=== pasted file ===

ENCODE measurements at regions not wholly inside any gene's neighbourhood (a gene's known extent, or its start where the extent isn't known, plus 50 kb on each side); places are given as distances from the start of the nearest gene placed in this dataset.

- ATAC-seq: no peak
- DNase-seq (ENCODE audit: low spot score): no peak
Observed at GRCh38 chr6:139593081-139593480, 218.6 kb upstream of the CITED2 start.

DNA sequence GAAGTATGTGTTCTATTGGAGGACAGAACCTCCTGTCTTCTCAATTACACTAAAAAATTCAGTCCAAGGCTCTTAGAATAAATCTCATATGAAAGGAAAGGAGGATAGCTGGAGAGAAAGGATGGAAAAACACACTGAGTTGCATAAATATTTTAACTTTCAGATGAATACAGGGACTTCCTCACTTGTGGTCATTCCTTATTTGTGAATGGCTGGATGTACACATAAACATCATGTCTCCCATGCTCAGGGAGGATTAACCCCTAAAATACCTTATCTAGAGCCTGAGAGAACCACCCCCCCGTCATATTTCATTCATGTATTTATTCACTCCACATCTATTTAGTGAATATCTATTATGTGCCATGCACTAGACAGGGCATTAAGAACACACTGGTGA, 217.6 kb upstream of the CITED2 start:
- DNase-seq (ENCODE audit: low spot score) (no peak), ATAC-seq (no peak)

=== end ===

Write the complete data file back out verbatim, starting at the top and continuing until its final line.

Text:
ENCODE measurements at regions not wholly inside any gene's neighbourhood (a gene's known extent, or its start where the extent isn't known, plus 50 kb on each side); places are given as distances from the start of the nearest gene placed in this dataset.

- ATAC-seq: no peak
- DNase-seq (ENCODE audit: low spot score): no peak
Observed at GRCh38 chr6:139593081-139593480, 218.6 kb upstream of the CITED2 start.

DNA sequence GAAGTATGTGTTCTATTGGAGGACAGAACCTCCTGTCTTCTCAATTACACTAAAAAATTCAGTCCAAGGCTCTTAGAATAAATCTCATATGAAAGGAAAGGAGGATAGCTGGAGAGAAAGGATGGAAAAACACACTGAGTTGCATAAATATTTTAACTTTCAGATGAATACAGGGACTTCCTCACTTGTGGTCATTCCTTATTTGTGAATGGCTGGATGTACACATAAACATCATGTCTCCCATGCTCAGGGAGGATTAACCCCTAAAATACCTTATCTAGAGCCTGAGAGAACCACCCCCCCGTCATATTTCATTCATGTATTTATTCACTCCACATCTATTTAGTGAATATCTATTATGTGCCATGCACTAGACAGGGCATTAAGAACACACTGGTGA, 217.6 kb upstream of the CITED2 start:
- DNase-seq (ENCODE audit: low spot score) (no peak), ATAC-seq (no peak)